What word can you use instead of should? Try “want” on for size. Using want gives you more desire to start. Or “I’m going to.” Make a pronouncement that you’re going to do something, and you put a seed in your mind that the thing will get done.

You don’t want to have an overwhelming sense of feeling obligated. You want to be excited to tackle what’s next.

Use Derek Siver’s simple rule for decision making:

Use this rule if you’re often over-committed or too scattered.

If you’re not saying “HELL YEAH!” about something, say “no.”


Find things to get excited about that pull you toward your goals, instead of having to push yourself.

“I can’t”

“Whether you think you can, or you think you can’t–you’re right.” – Henry Ford

How many things are you truly incapable of doing?

Sure, I probably can’t become an NBA basketball player. I can’t become a famous singer because my voice sucks. And, due to the laws of physics as they stand right now, I can’t fly.

Aside from the most extreme answers, you can do most things.

Stop using the word can’t for things that are simply hard to do. Instead, be honest with yourself and admit that you’re unwilling to do what it takes.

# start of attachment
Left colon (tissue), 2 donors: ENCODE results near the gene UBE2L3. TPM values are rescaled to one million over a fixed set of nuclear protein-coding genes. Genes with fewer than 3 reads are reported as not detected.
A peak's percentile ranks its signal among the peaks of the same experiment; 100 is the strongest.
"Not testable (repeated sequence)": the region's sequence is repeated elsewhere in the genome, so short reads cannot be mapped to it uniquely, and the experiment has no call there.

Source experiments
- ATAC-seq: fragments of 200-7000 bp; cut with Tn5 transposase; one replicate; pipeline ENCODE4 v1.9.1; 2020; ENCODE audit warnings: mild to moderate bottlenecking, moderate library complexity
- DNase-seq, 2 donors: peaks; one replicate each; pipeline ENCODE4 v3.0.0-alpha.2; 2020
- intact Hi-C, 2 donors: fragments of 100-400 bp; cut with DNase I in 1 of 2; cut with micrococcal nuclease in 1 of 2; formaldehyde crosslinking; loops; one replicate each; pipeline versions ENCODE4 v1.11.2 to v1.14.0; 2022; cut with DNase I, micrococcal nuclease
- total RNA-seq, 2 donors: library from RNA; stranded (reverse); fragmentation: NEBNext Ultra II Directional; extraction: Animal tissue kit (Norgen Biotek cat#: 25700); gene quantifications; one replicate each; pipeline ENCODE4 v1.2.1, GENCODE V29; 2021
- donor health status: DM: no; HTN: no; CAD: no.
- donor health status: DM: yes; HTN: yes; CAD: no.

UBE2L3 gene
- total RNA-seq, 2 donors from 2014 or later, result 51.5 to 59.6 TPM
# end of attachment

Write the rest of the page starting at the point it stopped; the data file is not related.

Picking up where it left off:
“I can’t get ahead in this life.” No, you’re unwilling to do the often time-consuming work it takes to change your life. Be honest with yourself about that. It’s okay to admit and understand that you aren’t taking steps in the right direction…yet.

Admitting that first, though, gives you your agency back. You understand that you’re in control, even if you’re not exerting control.

Then, you can change.

“Insert Complaint Here”

“Never tell your problems to anyone…20% don’t care and the other 80% are glad you have them.” Lou Holtz

Across the country from 5 to 7 p.m. on a daily basis during the week, groups of people congregate together at happy hours.

Do these groups spend time talking about side projects their working on, exchanging ideas on how to improve their own lives and the community, or having a deep philosophical conversation about changing the world?

No, they bitch and moan about their jobs, gossip, get a little tipsy, and mostly talk about dumb and inconsequential shit.

I’m painting a caricature here to make a point.

People don’t realize how much of a negative impact this type of behavior has on their psyche. Each time you complain, it’s like you’re adding an extra pound of weight to a metaphorical flack jacket on your motivation.

The thing about complaining? Even justifiable complaints are at best, useless, and at worst, counterproductive and dangerous.

Next time you’re out with a group of friends and you hear a round of complaints, challenge the group and call out the fact that you’re having a mental circle jerk of negativity.

Watch how they react. They might snap at you sharply and harshly.

How dare you pierce the barrier of their excuses. How dare you cross the moat of negativity and get to the heart of what’s going on deep inside.